Tessellation Appreciation

Regent’s Canal, Islington N1 (part 2)

Fish mosaic benches accompany the murals made by Hanover Primary School. No explanation is given. Do we need one? No. Fish mosaic benches next to a canal should never need justification. They are conveniently located about halfway as you walk from Hackney to Camden, next to a very interesting lock, so would recommend a nice sit down at this juncture.


Regent’s Canal, Islington N1 (part 1)

According to the blurb, these mosaics made by the pupils at Hanover Primary School working with artists Carina Wyatt and Cathy Ludlow in partnership with Cally Arts and the Islington local2global project.

Why? To celebrate the diversity of people, past and present, in the Islington area. Slightly schmaltzy but nevertheless a fine example of mosaics as public art.


Invader

I first became aware of the French street artist Invader when I watch the 2010 Banksy documentary; Exit Through The Gift Shop. Since then I regularly spot little space invader mosaics, up high or around a corner, looking down amiably on the busy streets below.

The appeal of Invader’s work is largely due to the nostalgia felt towards the late 70s Space Invaders video game. Invader uses little square mosaic tiles that replicate the non-isometric pixel art style of the original Space Invader graphics.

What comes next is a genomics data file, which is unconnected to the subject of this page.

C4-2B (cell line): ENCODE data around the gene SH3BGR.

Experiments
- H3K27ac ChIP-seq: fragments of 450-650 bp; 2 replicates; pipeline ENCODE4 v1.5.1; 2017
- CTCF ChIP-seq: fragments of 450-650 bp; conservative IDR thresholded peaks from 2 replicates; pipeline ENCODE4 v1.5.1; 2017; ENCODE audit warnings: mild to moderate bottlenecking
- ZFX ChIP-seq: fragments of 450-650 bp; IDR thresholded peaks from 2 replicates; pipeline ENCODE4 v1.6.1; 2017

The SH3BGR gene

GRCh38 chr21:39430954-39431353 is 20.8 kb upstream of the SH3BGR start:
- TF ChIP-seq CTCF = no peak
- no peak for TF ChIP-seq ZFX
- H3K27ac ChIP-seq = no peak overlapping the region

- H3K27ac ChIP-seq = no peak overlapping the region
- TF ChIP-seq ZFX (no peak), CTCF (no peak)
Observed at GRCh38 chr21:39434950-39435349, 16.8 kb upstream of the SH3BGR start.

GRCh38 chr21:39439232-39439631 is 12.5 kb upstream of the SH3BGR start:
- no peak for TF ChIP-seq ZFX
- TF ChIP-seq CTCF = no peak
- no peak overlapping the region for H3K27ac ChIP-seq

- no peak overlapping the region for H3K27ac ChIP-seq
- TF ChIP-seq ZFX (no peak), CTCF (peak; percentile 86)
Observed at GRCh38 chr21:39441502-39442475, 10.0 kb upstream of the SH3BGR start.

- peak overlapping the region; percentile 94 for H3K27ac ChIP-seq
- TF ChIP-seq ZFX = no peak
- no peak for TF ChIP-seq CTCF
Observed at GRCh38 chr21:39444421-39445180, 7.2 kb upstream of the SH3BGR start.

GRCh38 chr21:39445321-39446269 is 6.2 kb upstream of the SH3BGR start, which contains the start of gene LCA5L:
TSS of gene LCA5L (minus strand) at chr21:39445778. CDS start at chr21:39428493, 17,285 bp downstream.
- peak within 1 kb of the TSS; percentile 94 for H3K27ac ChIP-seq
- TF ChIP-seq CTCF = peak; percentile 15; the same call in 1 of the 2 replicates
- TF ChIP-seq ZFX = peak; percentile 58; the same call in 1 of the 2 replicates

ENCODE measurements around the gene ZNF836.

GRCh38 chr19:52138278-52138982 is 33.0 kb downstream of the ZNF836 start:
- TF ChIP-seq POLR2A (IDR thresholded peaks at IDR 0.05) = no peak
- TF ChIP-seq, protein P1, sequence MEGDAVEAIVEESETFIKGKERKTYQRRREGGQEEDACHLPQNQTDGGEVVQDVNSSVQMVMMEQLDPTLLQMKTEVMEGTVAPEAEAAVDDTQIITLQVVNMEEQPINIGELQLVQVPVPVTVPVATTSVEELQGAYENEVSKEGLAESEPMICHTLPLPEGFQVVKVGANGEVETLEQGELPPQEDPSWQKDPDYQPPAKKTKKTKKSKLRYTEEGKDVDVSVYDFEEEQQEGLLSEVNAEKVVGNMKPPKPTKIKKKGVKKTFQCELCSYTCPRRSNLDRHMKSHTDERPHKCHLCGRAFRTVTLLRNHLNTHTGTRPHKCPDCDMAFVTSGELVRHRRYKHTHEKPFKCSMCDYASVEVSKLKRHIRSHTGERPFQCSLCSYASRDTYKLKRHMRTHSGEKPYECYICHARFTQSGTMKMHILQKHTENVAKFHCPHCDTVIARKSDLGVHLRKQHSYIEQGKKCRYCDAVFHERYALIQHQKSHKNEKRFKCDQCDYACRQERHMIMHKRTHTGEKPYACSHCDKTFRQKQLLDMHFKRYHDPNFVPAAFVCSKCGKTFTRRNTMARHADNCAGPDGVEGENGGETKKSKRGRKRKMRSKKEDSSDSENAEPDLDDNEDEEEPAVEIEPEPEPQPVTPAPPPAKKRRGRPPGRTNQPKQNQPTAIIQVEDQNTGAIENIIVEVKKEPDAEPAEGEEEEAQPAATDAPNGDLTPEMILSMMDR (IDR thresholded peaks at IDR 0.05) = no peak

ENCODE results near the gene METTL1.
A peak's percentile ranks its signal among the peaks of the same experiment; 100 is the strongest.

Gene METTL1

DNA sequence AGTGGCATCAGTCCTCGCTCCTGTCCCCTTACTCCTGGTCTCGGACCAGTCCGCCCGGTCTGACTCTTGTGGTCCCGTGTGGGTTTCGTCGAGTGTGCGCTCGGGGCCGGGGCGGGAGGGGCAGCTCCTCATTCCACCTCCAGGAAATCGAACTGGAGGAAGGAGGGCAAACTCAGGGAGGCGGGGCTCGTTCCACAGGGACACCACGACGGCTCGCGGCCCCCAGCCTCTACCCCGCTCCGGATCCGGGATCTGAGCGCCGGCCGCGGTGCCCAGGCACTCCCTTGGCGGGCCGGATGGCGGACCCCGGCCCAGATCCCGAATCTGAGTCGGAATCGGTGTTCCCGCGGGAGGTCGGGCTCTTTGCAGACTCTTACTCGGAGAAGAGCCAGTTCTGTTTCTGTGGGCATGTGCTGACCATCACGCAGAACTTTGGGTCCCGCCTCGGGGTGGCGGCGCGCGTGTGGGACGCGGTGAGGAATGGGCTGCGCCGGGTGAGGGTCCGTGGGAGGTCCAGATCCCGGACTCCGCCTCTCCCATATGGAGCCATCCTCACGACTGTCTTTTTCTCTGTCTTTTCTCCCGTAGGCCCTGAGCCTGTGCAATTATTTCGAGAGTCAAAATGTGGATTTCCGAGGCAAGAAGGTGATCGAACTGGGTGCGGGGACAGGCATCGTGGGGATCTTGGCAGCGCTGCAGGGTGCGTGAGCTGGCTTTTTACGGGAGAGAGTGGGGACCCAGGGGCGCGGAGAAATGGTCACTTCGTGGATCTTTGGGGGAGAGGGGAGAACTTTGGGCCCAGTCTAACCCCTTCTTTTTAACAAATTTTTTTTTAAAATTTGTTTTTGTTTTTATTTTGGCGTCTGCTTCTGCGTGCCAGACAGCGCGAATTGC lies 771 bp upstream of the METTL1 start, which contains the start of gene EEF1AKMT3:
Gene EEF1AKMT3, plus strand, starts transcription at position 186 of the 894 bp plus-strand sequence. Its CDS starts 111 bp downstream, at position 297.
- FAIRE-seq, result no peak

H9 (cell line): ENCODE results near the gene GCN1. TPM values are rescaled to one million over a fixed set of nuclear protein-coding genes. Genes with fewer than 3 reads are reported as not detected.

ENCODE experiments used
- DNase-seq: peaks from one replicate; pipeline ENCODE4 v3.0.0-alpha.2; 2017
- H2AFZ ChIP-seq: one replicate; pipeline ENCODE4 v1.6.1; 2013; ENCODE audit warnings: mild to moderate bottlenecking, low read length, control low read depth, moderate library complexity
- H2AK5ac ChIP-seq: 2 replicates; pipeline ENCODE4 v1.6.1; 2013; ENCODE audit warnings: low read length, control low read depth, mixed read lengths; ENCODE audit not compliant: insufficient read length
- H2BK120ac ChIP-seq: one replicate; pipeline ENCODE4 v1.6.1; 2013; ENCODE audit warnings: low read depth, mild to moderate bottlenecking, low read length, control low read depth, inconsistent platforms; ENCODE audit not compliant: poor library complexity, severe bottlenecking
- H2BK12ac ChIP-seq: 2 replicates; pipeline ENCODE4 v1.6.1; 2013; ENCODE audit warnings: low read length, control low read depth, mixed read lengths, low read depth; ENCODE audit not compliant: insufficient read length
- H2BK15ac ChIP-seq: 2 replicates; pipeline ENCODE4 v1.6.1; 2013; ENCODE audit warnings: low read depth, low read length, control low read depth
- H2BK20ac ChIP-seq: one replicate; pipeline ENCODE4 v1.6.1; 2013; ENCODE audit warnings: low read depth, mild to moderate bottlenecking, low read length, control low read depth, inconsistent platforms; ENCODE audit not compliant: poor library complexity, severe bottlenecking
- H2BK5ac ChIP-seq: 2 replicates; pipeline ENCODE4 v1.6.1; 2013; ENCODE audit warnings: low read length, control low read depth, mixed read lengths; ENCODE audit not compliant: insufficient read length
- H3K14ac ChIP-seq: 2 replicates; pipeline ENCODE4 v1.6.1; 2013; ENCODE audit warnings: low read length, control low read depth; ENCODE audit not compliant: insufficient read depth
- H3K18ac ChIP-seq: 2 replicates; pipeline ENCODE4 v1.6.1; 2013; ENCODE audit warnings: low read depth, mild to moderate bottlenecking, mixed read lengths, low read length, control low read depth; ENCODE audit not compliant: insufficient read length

It‘s Invader’s use of tiles that also sets  him apart from other well known street artists who, in general, prefer to use paint and stencils, such as the ever popular Banksy and East London’s very own Stik. Many of his mosaics are prepared beforehand and then cemented (presumably using the reverse method) on to the walls, facades and ramparts of the city.

According to the limited information available on the web, Invader’s first documented mosaic was installed in the mid 90’s in his home town of Paris. It stood alone for a number of years until finally in 1998 he began his ‘global invasion’.

Today you can find Invader’s work on buildings and public spaces in over 35 countries including Kathmandu and the Ivory Coast. His artwork, or ‘invasions’, are documented on a map on his website so that you can find your nearest mosaic.

Some if Invader’s most impressive invasions include one on the “D” of the iconic Hollywood sign in LA; and in Montpellier in France, the locations of his invasions when viewed from above or plotted on a map form one giant space invader.

Defending street art as Art and not vandalism, Invader explains that “If there were not artists like me to make things in the street there would be only advertising everywhere, advertising is just kind of big brother, you know it’s not to make people happy or to show nice pictures, it’s just to make you spend your money. That’s why I think I’m not a vandal, what I’m doing is good for the population.”

Invader is an artist in his own right, currently working on his RubikCubist movement inspired by the popular 80s puzzle. He exhibits pictures and sculptures in galleries around the world and although his guerrilla style mosaic attacks are only a part of what he does, they are undoubtedly his most well known.